Essay: Medieval Knights

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¶ … Life in a Medieval Castle" by Joseph and Frances Gies and "The Poem of the Cid" trans. By L. Simpson. Specifically it will describe who the medieval knight was and what type of world the he lived in by providing a comparative analysis of both works. The medieval knight is a legendary and romantic figure in history. Brave, bold, and dependable, the knight protected the lord's manor and his family, and became one of the world's first "freelancers" in trade.

Values, Ethos, and Way of Life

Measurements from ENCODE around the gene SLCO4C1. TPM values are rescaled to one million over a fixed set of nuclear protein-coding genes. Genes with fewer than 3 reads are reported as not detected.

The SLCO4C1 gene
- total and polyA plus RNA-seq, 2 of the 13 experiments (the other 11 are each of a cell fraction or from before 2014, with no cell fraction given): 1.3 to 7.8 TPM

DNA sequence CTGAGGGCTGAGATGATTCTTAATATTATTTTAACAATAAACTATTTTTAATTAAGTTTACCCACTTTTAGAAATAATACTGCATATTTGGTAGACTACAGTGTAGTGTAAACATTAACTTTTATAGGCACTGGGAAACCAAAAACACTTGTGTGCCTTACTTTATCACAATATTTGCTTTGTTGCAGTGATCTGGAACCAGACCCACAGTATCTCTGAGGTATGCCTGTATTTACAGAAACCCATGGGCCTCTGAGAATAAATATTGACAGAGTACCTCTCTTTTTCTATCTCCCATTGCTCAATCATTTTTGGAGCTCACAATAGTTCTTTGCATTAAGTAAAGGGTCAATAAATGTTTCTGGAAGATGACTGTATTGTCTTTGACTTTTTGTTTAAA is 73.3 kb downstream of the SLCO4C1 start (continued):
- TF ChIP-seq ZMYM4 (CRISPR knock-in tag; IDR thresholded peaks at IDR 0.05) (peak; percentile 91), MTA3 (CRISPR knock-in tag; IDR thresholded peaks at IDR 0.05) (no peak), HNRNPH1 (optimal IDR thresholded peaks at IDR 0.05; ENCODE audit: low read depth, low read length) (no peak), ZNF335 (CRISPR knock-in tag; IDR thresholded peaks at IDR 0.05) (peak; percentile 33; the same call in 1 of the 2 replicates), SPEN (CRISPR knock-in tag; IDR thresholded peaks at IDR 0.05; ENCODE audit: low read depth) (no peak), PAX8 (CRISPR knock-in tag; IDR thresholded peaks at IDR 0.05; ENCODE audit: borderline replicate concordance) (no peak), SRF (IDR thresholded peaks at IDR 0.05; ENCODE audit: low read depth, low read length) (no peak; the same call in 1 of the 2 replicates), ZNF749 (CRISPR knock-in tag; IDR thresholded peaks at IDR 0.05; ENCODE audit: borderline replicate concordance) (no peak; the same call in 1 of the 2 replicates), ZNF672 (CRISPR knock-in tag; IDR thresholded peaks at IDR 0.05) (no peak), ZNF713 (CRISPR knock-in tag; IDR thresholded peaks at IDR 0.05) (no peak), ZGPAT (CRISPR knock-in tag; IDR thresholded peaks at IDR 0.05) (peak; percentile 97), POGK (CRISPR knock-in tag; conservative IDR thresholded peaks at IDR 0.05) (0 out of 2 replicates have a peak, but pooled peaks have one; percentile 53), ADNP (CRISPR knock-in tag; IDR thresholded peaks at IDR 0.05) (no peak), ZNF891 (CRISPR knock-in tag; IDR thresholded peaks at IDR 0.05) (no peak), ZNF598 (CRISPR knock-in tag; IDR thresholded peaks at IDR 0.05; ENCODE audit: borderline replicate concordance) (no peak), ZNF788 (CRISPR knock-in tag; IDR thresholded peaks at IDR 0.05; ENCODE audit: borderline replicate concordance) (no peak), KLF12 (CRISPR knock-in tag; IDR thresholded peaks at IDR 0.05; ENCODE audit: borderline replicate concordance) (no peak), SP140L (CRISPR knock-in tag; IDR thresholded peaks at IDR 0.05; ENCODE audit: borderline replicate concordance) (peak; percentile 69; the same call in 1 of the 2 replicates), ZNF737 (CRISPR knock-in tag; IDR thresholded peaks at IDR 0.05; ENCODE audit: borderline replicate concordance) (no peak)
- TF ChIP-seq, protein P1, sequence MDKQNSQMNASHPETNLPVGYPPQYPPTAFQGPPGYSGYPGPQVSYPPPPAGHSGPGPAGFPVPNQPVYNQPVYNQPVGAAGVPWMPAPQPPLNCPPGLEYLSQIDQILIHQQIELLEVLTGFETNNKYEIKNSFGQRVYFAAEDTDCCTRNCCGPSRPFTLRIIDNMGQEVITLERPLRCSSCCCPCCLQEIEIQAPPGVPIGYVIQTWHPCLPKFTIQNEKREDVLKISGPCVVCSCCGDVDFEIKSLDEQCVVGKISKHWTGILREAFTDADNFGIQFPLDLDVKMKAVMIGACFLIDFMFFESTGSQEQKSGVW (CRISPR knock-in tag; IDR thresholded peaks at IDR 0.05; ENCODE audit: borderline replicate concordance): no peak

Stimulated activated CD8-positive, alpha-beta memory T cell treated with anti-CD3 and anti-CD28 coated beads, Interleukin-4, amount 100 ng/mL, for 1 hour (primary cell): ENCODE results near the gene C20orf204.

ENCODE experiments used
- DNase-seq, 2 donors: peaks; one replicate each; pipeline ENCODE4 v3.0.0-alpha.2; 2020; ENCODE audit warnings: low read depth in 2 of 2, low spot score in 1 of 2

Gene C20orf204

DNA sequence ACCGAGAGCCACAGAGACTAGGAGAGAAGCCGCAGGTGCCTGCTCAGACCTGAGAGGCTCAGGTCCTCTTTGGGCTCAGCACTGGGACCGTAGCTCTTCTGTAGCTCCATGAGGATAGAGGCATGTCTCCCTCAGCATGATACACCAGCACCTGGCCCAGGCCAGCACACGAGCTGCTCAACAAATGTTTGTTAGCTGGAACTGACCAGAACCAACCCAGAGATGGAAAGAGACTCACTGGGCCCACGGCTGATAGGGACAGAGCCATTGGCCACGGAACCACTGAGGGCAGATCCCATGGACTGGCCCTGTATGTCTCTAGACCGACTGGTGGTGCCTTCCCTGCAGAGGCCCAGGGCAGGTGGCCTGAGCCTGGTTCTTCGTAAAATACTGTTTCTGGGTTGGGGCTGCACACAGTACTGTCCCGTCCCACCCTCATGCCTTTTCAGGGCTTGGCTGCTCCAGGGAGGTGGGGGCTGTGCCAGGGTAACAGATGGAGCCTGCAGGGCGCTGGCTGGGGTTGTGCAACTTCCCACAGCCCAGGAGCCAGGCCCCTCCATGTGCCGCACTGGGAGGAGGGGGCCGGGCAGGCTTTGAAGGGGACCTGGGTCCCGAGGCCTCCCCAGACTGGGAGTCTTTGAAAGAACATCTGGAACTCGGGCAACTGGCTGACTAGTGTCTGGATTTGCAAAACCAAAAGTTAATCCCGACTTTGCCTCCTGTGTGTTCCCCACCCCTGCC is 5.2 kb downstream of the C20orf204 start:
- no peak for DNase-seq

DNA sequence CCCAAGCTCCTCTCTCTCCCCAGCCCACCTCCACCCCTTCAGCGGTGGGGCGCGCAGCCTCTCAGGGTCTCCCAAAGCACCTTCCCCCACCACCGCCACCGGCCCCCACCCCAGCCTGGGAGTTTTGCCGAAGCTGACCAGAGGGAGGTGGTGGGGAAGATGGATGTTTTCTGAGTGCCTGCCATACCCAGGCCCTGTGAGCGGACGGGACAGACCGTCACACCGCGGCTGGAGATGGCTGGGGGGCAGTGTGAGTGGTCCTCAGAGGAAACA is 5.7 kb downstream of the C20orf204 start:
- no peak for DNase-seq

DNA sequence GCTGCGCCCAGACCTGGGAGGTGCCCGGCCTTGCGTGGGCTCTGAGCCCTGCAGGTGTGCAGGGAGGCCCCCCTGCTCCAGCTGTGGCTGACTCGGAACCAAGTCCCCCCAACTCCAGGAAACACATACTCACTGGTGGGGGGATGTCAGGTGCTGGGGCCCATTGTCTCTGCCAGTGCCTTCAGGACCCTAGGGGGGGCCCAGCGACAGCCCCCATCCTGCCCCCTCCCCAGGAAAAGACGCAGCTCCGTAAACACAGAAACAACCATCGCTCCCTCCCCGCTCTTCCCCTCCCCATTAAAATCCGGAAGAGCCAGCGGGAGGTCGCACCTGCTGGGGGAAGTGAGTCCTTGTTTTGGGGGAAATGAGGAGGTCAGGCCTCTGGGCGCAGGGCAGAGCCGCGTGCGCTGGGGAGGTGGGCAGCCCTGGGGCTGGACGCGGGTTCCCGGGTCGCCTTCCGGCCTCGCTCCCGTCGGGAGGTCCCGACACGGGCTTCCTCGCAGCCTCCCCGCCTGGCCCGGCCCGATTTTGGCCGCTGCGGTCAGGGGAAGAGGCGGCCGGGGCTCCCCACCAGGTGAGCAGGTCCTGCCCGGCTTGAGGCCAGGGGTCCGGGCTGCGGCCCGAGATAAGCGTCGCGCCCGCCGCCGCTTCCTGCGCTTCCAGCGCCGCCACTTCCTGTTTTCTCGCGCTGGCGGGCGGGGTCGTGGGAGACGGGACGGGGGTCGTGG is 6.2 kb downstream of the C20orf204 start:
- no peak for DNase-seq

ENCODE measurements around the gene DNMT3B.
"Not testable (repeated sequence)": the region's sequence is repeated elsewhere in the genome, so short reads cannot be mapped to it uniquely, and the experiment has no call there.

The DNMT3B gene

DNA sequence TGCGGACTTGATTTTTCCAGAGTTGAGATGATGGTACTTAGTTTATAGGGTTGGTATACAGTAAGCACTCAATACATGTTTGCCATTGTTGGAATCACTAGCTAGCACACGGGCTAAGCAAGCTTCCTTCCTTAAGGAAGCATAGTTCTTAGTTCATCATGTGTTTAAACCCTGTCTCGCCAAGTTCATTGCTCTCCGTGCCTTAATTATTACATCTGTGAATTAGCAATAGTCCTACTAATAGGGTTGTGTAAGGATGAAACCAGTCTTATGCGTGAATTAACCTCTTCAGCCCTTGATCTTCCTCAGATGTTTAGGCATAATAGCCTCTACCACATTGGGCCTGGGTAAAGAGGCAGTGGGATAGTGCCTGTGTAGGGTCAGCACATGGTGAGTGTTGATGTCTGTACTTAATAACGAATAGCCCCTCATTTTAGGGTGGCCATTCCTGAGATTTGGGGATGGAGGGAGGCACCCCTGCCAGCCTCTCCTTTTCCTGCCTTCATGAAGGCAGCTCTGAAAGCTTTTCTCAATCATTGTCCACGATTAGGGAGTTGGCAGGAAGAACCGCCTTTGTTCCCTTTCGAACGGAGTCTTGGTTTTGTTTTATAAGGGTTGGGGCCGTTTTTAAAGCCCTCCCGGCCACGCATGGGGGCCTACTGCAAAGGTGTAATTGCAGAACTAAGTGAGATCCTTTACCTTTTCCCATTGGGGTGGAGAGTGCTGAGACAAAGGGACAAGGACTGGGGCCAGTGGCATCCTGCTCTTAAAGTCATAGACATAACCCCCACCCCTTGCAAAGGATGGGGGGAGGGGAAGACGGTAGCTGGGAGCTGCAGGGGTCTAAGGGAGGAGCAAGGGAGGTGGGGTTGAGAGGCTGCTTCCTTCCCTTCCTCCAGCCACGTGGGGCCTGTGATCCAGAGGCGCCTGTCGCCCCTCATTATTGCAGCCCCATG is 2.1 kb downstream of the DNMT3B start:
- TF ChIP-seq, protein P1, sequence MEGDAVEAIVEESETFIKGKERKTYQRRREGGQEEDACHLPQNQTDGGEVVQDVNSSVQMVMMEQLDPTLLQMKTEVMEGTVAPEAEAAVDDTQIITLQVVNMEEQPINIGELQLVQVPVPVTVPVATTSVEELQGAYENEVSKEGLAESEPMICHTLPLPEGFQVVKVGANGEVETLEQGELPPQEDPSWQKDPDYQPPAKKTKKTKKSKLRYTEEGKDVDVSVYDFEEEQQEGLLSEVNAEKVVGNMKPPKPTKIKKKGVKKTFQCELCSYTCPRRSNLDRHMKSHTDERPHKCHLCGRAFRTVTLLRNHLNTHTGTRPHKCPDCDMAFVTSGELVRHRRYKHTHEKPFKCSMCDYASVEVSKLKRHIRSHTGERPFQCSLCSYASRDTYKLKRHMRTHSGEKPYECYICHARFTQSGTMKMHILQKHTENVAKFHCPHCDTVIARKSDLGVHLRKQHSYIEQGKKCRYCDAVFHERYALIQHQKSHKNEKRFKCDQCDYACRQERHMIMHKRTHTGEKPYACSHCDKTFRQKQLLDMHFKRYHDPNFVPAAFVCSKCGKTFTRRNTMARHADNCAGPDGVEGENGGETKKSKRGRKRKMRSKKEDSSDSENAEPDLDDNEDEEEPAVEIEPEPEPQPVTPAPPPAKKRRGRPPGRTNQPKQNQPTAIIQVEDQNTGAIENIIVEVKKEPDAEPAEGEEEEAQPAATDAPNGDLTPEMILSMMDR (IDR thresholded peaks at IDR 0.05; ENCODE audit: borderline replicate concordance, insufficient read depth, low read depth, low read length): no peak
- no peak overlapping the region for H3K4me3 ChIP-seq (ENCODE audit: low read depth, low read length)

The medieval knight existed to protect others, and he was extremely loyal to his lord or master. To become a knight, a youth had to study and prove his ability to fight, and he had to be knighted by a lord or his king. The Gies' write, the word knight "simply indicated a warrior who fought on horseback, but even in its earliest stage it connoted a superiority of class, since only a man of means could afford a horse" (Gies 170). Thus, the knights were higher in status that other servants, and in fact, as the story of the Cid shows, they were often quite wealthy themselves, and rose to the rank of a lord or leader in their own right. They could not come from the peasant class, and they became an aristocracy of their own by the thirteenth century (Gies 171). Many knights paid a fee for knighthood, while others were knighted for valor in service to their lord.